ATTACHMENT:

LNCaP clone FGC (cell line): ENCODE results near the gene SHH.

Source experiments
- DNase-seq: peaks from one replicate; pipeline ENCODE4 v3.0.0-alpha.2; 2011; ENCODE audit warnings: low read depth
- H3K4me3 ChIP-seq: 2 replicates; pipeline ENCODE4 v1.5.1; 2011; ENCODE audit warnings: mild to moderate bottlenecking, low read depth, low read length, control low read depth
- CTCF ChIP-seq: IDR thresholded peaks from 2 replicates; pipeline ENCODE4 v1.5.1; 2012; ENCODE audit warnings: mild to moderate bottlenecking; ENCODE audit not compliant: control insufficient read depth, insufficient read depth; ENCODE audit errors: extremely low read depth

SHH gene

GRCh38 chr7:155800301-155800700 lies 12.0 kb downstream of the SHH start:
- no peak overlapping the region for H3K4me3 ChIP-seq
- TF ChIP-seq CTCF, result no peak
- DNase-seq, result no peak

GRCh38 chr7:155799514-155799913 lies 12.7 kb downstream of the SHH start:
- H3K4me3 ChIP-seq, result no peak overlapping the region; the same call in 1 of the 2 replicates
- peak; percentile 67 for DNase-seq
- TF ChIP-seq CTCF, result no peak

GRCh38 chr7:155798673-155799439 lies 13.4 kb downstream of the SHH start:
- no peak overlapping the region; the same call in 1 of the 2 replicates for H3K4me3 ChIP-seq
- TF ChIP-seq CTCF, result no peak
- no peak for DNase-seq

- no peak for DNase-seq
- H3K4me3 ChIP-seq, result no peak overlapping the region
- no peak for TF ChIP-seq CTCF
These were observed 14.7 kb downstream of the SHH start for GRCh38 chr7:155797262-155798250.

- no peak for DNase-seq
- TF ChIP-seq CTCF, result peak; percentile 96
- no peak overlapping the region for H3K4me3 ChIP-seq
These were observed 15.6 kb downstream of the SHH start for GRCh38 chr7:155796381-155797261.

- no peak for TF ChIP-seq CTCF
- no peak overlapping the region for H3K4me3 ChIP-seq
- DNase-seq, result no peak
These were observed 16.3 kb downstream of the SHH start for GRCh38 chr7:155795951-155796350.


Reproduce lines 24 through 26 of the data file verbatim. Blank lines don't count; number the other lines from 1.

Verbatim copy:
- TF ChIP-seq CTCF, result peak; percentile 96
- no peak overlapping the region for H3K4me3 ChIP-seq
These were observed 15.6 kb downstream of the SHH start for GRCh38 chr7:155796381-155797261.